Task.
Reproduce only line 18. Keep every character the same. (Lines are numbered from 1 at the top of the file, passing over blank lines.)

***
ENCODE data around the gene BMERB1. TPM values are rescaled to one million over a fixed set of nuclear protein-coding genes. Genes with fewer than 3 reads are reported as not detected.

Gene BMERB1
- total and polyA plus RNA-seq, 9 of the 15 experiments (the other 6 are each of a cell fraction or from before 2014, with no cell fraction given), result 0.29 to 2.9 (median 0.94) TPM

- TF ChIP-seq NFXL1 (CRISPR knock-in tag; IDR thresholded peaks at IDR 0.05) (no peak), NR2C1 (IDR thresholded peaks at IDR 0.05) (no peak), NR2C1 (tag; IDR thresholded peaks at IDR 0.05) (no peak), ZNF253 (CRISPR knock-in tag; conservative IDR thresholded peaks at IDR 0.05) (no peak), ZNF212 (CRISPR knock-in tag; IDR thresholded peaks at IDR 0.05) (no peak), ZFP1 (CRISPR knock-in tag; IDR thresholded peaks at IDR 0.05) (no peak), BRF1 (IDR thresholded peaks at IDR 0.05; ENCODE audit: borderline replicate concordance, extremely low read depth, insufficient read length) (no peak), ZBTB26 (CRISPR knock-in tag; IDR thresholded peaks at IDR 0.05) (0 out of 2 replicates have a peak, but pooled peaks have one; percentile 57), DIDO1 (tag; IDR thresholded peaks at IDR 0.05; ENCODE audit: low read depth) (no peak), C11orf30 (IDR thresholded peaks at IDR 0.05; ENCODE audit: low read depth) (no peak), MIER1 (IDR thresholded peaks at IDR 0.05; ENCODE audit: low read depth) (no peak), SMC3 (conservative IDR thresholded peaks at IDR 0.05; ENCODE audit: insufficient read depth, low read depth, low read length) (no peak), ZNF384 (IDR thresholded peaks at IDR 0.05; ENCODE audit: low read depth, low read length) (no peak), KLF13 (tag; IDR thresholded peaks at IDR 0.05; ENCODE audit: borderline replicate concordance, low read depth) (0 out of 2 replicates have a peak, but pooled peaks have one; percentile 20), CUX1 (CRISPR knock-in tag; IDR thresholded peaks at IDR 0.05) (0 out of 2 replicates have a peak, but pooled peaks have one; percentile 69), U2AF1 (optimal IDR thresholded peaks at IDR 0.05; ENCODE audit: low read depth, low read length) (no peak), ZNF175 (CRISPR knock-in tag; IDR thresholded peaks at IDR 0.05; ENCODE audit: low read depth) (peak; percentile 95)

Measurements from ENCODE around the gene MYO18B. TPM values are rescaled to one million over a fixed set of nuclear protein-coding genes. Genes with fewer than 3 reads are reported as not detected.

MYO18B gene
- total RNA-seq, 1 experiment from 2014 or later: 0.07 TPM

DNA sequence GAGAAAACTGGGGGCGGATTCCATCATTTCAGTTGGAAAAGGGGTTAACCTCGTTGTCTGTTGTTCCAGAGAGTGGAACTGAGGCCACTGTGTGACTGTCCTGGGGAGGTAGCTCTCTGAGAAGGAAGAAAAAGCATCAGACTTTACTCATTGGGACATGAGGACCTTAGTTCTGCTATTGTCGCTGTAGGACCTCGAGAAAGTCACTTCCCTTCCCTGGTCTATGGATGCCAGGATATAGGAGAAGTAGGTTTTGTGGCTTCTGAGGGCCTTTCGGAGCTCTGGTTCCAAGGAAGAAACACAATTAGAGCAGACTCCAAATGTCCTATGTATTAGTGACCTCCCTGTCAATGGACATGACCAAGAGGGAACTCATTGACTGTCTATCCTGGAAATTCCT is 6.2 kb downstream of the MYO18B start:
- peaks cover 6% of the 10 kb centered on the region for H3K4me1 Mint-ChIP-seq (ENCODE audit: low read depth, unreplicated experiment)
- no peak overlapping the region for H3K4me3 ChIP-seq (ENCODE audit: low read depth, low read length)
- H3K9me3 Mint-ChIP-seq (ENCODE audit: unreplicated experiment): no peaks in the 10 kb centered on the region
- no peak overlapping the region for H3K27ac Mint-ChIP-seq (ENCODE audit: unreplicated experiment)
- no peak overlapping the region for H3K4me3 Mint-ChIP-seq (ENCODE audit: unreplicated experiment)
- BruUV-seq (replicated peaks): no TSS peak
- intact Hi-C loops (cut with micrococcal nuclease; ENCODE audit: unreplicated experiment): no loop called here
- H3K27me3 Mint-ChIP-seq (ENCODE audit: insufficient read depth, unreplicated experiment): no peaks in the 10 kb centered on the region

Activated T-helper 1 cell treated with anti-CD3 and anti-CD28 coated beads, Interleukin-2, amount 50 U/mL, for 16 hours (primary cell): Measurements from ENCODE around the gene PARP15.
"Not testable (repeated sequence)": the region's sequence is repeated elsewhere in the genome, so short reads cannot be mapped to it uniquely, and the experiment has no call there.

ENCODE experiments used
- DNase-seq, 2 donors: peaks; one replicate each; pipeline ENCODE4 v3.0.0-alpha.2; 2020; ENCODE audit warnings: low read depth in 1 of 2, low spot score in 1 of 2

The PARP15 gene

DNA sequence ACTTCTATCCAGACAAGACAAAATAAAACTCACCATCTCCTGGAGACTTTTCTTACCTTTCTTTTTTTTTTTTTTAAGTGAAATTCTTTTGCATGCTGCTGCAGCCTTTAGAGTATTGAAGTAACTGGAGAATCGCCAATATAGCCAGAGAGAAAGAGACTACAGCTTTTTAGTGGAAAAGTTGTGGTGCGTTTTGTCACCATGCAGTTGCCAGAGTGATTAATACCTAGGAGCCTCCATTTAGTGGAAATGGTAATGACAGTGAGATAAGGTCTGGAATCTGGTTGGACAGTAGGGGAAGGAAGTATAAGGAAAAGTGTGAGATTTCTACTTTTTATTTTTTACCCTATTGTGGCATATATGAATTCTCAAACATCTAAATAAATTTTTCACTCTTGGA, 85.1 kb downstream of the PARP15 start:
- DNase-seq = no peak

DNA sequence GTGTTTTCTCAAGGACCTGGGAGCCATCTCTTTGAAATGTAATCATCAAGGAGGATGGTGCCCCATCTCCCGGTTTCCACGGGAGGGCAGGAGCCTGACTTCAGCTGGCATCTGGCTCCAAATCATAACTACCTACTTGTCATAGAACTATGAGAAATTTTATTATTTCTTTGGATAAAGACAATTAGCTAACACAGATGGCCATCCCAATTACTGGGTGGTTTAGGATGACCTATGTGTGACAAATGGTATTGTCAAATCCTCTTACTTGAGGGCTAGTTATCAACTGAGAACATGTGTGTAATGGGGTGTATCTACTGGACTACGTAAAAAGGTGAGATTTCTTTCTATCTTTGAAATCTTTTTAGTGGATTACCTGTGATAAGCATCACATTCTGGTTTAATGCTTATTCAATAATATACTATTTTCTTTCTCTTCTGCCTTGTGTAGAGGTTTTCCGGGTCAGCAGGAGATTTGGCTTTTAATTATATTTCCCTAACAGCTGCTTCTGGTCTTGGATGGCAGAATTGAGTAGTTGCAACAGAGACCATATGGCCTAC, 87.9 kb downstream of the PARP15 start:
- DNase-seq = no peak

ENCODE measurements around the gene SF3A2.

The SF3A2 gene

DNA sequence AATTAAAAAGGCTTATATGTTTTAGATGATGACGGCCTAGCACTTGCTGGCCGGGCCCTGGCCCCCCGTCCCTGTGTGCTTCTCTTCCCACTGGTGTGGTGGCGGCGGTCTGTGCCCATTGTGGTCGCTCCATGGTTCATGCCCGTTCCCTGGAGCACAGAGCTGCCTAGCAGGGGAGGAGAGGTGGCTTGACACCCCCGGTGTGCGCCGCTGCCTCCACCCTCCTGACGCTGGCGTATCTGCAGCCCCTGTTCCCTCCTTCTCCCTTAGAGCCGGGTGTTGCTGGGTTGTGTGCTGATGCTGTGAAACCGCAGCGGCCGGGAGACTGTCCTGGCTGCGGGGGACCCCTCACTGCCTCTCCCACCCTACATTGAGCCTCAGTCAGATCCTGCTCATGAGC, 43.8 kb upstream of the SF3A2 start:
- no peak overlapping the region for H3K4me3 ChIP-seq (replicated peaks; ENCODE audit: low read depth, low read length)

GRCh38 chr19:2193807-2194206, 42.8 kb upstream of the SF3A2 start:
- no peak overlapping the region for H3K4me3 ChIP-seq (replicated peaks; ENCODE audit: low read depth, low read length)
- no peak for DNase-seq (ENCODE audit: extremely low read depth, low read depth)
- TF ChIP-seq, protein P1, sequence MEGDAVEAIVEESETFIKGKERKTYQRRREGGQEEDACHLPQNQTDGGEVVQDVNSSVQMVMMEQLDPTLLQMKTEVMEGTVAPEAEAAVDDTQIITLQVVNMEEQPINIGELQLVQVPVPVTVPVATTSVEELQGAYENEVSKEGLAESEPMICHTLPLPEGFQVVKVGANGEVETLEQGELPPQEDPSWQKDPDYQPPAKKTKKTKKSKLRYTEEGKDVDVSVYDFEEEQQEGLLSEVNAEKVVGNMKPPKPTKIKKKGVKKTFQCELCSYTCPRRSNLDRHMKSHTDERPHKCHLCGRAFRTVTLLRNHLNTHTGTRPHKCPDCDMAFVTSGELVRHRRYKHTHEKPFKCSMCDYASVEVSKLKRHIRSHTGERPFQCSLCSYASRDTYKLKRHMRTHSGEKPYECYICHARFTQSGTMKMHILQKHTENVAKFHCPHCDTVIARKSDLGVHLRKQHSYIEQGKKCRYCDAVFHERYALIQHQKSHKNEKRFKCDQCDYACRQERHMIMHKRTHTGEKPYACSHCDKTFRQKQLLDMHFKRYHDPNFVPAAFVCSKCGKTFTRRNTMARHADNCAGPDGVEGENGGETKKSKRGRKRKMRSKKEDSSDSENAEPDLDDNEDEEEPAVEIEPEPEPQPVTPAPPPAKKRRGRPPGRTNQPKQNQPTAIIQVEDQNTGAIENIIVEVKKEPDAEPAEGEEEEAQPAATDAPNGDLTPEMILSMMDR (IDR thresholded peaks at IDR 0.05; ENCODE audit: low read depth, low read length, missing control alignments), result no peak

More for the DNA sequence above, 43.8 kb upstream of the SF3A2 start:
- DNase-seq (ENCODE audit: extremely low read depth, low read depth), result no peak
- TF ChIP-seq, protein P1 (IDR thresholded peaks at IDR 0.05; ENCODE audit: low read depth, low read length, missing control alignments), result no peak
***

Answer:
"Not testable (repeated sequence)": the region's sequence is repeated elsewhere in the genome, so short reads cannot be mapped to it uniquely, and the experiment has no call there.